One thing I’ve always wondered is how the Hebrews got themselves enslaved in Egypt. Everything seemed to be going so well for them there, but then suddenly -BOOM- 400 Years a Slave. What happened? Where was God? Why did he allow his people to become slaves in a foreign land?
As you finish reading Genesis and begin the book of Exodus, there are two passages that I think make an interesting side by side comparison:
Then Joseph said to his brothers, “I am about to die. But God will surely come to your aid and take you up out of this land to the land he promised on oath to Abraham, Isaacand Jacob.” And Joseph made the Israelites swear an oath and said, “God will surely come to your aid, and then you must carry my bones up from this place.” (Genesis 50:24-25)
Now Joseph and all his brothers and all that generation died, but the Israelites were exceedingly fruitful; they multiplied greatly, increased in numbers and became so numerous that the land was filled with them.
Then a new king, to whom Joseph meant nothing, came to power in Egypt. (Exodus 1:6-8)
I had never noticed that before. Before Joseph died he basically made the rest of his family promise not to stay in Egypt but to follow God’s lead back to Canaan. He reassured them that God would help them and guide them and bring them back home.
The problem was that Egypt was home to his sons and grandsons. Canaan was never home for Ephraim or Manasseh. All they knew was Egypt – and Egypt was the place to be. It was the most powerful Empire in the world. It was wealthy and prosperous – largely thanks to Joseph himself. They lived in comfort and luxury. It was a great place to raise a family or start a business.
The Israelites were growing in strength and numbers. They had every physical blessing they could desire. This must be the will of God, right?
Maybe for a time. But the noise of comfort and power tends to drown out the voice of God. Calling Abraham out of his city to move his wife and servants across the country was one thing. Trying to get the attention of an entire nation living in luxury became all but impossible.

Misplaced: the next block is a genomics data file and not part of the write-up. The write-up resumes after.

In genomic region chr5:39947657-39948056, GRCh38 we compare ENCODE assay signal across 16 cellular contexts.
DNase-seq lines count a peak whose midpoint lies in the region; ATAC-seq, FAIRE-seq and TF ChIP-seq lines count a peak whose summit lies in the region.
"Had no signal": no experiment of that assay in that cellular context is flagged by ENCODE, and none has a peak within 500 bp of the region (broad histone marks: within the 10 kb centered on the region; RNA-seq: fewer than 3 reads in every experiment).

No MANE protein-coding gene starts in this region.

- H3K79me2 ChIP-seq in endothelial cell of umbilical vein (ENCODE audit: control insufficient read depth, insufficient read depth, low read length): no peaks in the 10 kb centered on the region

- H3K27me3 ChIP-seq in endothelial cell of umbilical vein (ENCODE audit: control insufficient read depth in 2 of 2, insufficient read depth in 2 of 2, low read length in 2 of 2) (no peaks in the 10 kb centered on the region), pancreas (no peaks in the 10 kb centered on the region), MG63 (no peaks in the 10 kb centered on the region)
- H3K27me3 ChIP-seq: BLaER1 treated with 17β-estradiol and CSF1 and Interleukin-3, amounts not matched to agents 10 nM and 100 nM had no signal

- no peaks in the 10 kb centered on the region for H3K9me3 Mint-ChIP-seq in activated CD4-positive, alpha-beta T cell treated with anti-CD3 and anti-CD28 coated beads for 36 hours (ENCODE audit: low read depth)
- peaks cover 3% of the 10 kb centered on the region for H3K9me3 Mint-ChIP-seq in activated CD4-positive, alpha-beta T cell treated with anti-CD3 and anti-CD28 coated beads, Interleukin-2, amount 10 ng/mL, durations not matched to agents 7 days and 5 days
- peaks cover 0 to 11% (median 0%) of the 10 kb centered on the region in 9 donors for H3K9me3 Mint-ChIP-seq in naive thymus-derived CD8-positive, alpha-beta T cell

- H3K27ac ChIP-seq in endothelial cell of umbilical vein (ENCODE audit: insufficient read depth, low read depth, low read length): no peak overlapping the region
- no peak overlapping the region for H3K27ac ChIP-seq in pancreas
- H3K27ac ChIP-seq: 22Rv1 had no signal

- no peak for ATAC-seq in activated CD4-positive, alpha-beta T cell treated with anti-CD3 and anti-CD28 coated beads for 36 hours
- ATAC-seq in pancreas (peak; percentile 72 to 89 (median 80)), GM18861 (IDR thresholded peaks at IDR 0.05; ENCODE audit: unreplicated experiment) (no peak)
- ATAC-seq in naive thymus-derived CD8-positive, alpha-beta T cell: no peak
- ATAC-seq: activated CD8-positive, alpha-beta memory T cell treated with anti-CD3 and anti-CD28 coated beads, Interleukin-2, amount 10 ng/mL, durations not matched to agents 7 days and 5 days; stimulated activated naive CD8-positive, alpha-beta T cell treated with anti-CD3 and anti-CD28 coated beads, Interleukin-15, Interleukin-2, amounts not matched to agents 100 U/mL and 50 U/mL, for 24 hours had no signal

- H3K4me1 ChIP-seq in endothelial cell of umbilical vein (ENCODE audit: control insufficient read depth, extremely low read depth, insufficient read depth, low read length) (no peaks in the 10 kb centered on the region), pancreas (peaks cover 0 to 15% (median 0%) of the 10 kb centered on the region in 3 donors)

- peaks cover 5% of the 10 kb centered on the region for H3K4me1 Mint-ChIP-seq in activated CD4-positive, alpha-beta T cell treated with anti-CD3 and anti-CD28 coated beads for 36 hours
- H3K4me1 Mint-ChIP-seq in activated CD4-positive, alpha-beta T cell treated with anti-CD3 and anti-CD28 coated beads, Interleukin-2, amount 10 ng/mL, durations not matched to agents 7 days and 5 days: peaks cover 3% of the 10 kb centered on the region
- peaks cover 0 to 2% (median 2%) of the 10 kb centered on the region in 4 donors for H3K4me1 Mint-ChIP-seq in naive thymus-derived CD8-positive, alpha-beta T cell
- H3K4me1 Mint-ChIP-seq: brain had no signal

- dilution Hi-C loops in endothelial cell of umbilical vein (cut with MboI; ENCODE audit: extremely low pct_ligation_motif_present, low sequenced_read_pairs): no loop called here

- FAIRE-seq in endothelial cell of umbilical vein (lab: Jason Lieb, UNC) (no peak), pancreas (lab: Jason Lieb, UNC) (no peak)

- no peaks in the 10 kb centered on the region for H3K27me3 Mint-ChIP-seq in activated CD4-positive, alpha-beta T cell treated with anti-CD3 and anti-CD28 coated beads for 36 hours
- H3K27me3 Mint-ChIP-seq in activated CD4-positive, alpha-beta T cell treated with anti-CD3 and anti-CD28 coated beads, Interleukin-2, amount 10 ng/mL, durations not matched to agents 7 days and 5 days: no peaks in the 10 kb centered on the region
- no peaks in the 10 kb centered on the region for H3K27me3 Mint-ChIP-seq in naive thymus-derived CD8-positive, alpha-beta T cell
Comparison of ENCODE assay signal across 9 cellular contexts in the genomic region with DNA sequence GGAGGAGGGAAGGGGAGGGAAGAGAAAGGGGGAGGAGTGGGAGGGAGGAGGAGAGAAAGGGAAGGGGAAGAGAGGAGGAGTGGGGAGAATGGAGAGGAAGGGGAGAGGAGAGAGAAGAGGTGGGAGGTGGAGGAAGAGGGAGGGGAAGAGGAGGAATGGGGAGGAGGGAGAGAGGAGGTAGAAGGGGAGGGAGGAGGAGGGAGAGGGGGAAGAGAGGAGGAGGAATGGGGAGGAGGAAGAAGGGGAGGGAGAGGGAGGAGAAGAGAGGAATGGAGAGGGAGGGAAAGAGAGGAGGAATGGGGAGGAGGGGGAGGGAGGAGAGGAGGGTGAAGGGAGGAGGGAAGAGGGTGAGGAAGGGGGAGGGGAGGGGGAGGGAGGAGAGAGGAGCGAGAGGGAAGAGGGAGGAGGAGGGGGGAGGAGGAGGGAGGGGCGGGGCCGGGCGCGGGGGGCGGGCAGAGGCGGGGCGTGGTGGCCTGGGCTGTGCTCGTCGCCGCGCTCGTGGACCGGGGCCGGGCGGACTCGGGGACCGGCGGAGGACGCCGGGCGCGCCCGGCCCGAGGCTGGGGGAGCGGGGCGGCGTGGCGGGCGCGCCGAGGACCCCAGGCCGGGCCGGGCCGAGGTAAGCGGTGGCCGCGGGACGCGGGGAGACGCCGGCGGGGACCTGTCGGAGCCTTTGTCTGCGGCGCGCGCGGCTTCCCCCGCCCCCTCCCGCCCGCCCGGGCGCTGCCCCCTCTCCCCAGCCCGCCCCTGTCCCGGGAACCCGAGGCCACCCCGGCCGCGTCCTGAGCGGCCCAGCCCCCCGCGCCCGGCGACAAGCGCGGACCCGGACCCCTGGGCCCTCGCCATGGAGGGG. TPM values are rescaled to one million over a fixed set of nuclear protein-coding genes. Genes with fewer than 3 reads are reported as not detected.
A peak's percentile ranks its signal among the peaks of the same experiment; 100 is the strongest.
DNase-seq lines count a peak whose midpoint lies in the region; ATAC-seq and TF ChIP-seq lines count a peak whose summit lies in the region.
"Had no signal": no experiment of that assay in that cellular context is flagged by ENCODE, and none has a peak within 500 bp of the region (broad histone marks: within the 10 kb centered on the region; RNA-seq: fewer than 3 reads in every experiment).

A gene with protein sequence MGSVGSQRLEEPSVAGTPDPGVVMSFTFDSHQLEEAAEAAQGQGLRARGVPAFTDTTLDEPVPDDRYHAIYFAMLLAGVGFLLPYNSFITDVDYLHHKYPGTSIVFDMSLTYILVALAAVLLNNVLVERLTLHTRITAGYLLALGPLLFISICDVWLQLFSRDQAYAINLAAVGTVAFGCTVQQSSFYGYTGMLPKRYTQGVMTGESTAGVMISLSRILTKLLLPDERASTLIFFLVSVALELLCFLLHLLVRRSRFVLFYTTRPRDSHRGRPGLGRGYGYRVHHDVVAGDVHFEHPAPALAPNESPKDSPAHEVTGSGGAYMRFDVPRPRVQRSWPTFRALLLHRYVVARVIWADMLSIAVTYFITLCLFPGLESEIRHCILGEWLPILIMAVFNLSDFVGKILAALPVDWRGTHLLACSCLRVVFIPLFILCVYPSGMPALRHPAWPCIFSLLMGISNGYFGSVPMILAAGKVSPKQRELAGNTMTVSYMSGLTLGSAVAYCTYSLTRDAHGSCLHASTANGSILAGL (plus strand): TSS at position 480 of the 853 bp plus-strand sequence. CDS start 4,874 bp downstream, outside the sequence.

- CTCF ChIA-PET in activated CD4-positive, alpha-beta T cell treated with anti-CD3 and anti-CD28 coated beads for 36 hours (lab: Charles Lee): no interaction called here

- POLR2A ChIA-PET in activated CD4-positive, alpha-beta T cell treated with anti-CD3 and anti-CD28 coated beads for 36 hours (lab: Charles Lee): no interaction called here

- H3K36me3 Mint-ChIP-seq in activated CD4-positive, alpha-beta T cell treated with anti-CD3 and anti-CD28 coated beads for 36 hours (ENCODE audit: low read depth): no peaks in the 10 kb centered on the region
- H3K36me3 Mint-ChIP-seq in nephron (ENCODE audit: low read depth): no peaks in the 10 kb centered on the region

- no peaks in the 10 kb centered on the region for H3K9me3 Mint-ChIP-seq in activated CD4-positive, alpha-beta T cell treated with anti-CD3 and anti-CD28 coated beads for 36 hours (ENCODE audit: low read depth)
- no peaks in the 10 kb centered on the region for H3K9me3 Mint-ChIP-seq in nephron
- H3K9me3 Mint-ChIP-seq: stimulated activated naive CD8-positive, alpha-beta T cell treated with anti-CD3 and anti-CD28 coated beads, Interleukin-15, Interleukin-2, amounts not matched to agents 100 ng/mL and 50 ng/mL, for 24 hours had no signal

So the generations came and went until the memory of Joseph and his God no longer remained. The Hebrews forgot about “the promised land,” and the Pharaohs forgot about that guy named Joseph who saved their nation decades ago.
They forgot their God. They forgot their heritage. Then suddenly they lost their freedom. When all you have is wealth and power, what happens when those things are taken away?
Could the nation of Israel have avoided so many decades of slavery if they had remained faithful to God and followed his lead back to the land of their forefathers?
And what about us? Do we own our possessions or do our possessions own us? Are our ears dulled so much by the comfort and luxury around us that we can’t even hear God calling us away from our own inevitable destruction and into a better life he has prepared for us?
Jesus’ words at the end of his life sound very similar to Joseph’s last words:
Do not let your hearts be troubled. You believe in God; believe also in me. My Father’s house has many rooms; if that were not so, would I have told you that I am going there to prepare a place for you? And if I go and prepare a place for you, I will come back and take you to be with me that you also may be where I am. (John 14:1-3)
Egypt was not Israel’s home. God had something better in mind.
This world is not the disciple’s home. God has something better in mind.